Men stand up for their stubbly chins

New Delhi: Wearing a beard or staying clean shaven is a man’s prerogative. But a new campaign by Gillette is making some men feel this “fundamental” right is being violated. Thousands of men have ganged up against the latest Gillette campaign — Shave India Movement, Women against Lazy Stubble — terming it mental harassment. Some of them have lodged a protest with the Advertising Standards Council of India (ASCI). They have also called for a boycott of all Gillette products to “discourage” companies from creating campaigns that “spread hatred among genders” and “hurt religious sentiments.”

“In the Gillette campaign, men who do not shave or those who wear stubble are shown to be lazy, so their women have every right to detest and demean them,” said Mumbai-based PR Gokul of the All India Men’s Welfare Association (AIMWA). “Gillette also tags this campaign as women on the warpath. We feel it portrays men negatively and tries to curb their choices” said Mumbai-based PR Gokul of the All India Men’s Welfare Association.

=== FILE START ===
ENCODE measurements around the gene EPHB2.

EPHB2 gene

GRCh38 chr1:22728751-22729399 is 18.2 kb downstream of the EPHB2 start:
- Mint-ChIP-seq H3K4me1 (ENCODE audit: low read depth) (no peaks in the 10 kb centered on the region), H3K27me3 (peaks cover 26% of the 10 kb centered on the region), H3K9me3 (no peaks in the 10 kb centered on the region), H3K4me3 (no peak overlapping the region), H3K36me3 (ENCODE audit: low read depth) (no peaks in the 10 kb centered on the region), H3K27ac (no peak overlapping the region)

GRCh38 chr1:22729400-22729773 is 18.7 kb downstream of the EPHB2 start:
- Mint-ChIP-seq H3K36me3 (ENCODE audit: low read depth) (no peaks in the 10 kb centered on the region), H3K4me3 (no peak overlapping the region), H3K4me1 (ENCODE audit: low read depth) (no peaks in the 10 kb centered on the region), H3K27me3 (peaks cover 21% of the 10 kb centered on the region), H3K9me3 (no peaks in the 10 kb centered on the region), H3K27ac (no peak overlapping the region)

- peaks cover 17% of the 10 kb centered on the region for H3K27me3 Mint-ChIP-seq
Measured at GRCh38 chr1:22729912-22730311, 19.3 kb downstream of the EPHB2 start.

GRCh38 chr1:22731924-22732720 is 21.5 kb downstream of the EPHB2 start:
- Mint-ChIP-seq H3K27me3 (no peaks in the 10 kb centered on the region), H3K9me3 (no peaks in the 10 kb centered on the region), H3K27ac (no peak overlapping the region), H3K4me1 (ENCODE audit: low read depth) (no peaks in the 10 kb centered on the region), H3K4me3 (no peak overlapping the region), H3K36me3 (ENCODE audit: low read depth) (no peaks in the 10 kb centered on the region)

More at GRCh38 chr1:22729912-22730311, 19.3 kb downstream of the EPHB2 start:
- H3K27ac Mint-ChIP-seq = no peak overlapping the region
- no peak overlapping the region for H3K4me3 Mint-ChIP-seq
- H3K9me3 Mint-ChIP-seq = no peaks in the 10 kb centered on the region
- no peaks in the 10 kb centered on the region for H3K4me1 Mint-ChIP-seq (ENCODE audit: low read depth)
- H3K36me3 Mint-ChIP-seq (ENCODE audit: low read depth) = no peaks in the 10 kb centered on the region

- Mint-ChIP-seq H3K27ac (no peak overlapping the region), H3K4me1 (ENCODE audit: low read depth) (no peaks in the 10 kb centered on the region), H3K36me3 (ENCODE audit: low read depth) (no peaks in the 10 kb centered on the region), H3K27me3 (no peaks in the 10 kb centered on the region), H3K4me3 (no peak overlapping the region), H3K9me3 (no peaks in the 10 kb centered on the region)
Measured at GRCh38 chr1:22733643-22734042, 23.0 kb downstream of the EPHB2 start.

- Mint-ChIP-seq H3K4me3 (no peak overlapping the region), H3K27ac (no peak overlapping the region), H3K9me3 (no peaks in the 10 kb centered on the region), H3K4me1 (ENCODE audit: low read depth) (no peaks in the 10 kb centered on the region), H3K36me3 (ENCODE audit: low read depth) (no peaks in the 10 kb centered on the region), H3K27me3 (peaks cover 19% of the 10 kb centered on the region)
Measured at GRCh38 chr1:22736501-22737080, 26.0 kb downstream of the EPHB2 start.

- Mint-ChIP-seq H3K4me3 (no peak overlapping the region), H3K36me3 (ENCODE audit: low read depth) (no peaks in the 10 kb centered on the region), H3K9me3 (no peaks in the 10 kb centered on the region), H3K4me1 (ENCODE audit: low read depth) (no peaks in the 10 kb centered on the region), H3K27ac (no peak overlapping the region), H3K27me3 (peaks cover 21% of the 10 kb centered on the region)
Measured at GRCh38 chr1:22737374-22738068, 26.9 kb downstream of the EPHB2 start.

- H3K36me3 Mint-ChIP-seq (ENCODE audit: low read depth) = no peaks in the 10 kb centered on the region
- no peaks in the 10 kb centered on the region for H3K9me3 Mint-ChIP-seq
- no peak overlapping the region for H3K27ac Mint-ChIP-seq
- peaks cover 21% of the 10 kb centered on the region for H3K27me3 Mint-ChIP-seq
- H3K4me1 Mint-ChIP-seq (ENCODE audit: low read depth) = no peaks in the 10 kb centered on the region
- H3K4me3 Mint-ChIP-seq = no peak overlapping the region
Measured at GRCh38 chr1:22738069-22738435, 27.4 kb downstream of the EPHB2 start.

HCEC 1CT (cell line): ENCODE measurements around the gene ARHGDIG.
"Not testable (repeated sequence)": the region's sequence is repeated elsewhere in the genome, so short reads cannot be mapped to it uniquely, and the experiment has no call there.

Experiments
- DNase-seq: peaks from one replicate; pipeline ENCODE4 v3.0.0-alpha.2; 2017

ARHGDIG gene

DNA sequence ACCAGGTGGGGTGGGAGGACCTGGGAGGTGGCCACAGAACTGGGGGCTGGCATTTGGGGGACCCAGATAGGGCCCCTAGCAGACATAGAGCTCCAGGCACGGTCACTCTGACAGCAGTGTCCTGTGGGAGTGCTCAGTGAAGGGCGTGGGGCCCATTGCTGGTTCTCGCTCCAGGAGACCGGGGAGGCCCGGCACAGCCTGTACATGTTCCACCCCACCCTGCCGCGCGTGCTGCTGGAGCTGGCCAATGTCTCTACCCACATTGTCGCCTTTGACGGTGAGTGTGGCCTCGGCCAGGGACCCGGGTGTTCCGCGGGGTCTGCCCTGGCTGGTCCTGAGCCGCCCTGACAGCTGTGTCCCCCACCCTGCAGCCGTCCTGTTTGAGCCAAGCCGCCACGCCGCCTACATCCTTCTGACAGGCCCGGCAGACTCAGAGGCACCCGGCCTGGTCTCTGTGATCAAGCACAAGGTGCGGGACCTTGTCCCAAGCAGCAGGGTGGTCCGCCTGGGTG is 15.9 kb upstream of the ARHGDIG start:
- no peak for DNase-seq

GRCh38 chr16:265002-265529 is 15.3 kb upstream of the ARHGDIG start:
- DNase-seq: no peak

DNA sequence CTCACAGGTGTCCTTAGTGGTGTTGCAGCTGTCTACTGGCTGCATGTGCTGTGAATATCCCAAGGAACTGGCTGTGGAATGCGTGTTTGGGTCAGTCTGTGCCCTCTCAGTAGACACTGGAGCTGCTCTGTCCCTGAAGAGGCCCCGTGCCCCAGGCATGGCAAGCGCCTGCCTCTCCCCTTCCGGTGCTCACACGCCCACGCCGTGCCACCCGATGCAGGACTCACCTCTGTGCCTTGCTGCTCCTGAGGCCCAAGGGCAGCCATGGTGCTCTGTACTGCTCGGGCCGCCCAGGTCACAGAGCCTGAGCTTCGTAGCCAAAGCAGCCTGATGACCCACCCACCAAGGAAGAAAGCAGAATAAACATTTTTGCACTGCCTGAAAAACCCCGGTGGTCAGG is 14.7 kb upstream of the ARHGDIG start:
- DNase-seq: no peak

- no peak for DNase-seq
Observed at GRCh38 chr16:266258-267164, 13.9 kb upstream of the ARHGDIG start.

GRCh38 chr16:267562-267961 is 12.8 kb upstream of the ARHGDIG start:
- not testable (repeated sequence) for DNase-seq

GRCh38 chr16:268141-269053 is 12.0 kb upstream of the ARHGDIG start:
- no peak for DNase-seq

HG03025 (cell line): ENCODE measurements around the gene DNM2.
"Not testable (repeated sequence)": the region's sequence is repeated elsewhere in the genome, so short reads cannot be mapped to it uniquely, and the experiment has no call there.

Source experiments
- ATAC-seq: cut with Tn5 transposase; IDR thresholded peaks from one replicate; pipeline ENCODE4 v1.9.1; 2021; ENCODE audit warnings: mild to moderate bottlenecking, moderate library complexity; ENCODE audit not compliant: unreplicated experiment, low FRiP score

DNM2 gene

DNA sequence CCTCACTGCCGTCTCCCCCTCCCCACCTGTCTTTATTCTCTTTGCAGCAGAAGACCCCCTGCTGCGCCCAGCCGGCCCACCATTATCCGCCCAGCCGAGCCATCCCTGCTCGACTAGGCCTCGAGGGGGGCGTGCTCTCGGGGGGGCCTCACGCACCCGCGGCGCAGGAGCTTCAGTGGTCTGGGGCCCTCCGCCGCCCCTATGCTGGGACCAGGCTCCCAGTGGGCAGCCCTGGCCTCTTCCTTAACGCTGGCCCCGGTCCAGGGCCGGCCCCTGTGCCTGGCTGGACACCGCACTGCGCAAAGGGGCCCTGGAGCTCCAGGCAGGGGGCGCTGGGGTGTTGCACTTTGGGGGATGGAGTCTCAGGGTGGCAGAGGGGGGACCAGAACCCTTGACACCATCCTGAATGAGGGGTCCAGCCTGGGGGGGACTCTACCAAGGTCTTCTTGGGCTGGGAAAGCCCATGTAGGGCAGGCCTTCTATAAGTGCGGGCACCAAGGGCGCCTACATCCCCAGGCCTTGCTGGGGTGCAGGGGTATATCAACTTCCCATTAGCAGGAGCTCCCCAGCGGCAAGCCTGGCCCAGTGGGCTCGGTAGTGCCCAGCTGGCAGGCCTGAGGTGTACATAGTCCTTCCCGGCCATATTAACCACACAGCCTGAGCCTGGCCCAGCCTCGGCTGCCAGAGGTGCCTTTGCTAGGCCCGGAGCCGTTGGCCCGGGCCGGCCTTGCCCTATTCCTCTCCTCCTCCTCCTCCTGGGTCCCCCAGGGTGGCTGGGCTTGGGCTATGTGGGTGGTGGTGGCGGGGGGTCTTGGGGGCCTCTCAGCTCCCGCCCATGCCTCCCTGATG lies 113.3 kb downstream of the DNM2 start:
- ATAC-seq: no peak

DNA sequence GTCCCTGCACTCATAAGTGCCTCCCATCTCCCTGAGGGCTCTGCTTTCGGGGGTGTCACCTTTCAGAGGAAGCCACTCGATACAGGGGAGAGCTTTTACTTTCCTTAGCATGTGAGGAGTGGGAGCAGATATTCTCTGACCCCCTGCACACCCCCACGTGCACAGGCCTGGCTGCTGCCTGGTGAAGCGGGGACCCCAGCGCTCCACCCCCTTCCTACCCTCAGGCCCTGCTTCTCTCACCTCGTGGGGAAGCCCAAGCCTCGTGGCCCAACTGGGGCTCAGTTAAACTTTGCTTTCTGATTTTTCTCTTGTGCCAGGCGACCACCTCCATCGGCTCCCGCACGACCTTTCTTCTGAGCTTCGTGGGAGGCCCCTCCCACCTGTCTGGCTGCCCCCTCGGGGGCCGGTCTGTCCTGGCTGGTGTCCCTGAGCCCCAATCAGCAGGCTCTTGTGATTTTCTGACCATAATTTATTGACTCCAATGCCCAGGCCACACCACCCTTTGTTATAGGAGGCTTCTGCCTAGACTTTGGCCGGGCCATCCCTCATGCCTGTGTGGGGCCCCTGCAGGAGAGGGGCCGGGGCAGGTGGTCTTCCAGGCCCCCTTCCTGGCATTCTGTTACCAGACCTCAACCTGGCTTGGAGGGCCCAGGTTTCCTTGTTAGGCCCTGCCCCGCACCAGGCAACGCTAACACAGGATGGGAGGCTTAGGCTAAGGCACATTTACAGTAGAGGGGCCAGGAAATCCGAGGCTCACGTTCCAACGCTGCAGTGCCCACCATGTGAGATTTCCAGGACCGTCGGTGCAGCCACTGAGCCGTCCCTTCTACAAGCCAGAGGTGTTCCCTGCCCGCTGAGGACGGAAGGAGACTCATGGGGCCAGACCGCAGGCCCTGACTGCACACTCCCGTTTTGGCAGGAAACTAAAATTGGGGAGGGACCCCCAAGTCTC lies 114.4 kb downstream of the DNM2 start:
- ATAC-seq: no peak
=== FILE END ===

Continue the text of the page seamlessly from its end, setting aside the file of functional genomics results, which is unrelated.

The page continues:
Proctor and Gamble (P&G) claimed that the campaign was based on research findings. “Serving men since 1895, their well-being is at the heart of every decision that Gillette takes. In that spirit we respect all ideologies, communities and opinions that men have. WALS is a creative expression of research findings by AC Nielsen which state that a majority of women prefer their with a men clean shaven look. Our campaign is not an imposition of such views on men who feel differently or wish to grow facial hair out of choice. Our endeavour is to provide superior quality shaving products to men who wish to shave,” said P&G spokesperson.

Men disagree. “The thoughts expressed in the campaign do not represent the views of the average Indian woman. It has a commercial interest and there is every reason to believe the views are bought off. The campaign ignores researches that prove it’s men with the stubble who attract women,” said Virag Dhulia, a protestor from Bangalore.

“By calling men with stubble lazy, P&G have made a communal statement,” said Myth Kumar from Bangalore. Terming the campaign in bad taste, the Shahi Imam of Delhi’s Jama Masjid said, “Sikhs and Muslims wear beards due to religious reasons. But their wives do not complain. Companies should be careful of religious sentiments before running campaigns,” said Bukhari.

“Stubble certainly looks sexy. But the reason why some men do not keep one is that it is itchy and the corporate world prefers the clean-shaven look,” said Amrish from Mumbai.


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